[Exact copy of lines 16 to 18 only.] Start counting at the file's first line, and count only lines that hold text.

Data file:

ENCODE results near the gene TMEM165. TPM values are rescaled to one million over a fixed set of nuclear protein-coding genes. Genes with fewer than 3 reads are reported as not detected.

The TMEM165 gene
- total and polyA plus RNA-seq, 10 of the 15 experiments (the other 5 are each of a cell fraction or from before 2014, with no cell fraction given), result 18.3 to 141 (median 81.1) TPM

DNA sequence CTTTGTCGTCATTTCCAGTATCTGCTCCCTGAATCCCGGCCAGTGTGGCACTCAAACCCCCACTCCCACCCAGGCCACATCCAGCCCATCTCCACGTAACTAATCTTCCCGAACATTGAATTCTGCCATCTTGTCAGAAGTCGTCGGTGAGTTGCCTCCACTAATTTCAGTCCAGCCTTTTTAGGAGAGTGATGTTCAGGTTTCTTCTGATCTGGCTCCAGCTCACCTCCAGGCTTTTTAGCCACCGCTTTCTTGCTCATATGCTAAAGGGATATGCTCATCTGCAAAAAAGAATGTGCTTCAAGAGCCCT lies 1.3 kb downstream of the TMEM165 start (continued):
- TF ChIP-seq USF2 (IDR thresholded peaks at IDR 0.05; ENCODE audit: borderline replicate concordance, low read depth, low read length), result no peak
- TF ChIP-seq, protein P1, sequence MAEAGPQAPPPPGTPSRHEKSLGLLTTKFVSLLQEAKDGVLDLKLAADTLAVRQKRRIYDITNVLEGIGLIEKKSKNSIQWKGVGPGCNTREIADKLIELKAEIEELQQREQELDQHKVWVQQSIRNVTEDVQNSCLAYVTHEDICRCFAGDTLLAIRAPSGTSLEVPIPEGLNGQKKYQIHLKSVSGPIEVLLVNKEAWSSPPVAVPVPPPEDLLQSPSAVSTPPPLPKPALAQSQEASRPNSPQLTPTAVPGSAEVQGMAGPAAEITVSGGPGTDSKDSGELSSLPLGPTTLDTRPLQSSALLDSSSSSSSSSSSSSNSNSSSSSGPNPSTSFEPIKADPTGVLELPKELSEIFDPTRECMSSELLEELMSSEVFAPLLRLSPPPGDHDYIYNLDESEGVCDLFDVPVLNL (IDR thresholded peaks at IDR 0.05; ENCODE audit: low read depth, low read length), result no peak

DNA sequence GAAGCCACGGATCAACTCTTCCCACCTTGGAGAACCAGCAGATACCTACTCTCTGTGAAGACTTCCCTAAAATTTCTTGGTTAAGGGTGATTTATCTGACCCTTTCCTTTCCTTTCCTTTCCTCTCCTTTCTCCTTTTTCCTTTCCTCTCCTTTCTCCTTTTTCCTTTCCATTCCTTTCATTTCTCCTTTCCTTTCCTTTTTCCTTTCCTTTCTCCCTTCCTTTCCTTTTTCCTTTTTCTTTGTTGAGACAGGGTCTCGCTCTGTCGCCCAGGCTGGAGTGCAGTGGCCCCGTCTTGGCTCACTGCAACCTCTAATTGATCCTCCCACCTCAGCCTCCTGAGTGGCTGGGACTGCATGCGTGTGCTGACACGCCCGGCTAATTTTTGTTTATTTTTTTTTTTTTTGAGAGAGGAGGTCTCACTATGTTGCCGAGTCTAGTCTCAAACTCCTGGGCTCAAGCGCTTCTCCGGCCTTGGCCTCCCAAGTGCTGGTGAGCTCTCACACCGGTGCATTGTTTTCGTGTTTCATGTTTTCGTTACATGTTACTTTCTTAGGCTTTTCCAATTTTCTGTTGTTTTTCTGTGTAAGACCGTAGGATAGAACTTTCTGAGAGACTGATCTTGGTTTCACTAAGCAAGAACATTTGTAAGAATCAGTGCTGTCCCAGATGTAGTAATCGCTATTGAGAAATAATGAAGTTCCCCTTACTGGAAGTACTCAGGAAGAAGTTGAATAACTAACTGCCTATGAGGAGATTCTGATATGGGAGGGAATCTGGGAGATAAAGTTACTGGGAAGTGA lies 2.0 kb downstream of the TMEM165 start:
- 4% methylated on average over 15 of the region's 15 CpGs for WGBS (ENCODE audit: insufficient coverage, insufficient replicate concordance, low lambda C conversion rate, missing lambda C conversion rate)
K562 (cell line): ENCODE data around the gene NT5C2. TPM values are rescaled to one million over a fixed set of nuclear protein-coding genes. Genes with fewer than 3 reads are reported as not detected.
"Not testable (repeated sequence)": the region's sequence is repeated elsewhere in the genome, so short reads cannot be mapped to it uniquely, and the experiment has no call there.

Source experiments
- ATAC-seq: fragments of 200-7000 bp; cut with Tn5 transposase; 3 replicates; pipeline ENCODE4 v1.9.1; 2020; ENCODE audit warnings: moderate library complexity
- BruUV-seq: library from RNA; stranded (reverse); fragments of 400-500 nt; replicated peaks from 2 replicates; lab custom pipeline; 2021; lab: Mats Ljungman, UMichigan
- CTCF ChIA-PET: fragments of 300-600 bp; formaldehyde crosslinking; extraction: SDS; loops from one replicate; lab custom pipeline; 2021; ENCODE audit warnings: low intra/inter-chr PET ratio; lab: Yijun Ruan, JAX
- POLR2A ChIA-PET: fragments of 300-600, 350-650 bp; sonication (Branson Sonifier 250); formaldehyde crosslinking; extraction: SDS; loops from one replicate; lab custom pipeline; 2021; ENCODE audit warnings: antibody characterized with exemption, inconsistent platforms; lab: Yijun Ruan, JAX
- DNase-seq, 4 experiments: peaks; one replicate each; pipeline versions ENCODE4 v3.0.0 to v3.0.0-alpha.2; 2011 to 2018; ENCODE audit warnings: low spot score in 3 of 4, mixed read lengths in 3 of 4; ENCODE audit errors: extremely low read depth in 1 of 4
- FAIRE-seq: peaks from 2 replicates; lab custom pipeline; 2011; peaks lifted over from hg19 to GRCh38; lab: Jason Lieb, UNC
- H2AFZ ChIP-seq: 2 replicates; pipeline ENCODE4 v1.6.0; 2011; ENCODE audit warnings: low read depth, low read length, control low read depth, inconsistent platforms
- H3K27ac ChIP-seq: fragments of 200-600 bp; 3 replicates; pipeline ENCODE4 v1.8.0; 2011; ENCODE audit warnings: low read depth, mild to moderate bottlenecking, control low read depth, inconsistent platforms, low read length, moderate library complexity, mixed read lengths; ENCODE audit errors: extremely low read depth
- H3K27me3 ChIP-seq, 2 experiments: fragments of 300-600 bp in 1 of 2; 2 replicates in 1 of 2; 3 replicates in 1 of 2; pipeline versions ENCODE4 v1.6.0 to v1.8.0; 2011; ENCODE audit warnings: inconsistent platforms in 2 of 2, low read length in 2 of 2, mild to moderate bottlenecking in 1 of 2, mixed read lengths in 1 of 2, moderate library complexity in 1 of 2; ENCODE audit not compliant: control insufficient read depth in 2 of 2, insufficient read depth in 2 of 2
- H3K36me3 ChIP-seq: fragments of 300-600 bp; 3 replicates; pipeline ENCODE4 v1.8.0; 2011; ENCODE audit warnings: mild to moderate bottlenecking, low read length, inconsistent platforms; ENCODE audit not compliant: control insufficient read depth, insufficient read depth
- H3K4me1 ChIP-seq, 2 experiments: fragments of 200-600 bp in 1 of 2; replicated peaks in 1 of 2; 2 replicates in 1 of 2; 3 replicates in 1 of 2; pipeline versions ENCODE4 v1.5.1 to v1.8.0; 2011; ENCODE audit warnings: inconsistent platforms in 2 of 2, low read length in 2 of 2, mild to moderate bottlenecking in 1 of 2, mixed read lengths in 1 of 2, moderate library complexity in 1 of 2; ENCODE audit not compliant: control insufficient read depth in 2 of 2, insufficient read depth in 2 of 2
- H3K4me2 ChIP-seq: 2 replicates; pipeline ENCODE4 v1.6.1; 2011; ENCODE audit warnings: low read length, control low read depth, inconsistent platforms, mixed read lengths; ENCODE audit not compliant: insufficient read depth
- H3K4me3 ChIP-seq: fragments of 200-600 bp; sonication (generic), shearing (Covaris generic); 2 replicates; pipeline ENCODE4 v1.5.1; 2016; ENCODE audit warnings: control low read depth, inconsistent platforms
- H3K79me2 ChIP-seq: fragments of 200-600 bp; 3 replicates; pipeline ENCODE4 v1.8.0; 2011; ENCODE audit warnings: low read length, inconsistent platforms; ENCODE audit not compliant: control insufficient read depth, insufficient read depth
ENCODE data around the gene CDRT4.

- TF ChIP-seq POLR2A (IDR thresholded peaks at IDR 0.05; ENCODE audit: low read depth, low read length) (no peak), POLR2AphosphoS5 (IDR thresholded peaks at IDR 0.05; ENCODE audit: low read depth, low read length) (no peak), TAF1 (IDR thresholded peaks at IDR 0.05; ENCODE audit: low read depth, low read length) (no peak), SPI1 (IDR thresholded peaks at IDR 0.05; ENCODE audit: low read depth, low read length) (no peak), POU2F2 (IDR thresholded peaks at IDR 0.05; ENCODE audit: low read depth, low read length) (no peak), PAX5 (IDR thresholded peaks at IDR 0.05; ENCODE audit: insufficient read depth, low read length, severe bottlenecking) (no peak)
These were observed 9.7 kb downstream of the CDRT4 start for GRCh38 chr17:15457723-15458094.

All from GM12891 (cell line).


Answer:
- DNase-seq, 4 experiments: peaks; one replicate each; pipeline versions ENCODE4 v3.0.0 to v3.0.0-alpha.2; 2011 to 2018; ENCODE audit warnings: low spot score in 3 of 4, mixed read lengths in 3 of 4; ENCODE audit errors: extremely low read depth in 1 of 4
- FAIRE-seq: peaks from 2 replicates; lab custom pipeline; 2011; peaks lifted over from hg19 to GRCh38; lab: Jason Lieb, UNC
- H2AFZ ChIP-seq: 2 replicates; pipeline ENCODE4 v1.6.0; 2011; ENCODE audit warnings: low read depth, low read length, control low read depth, inconsistent platforms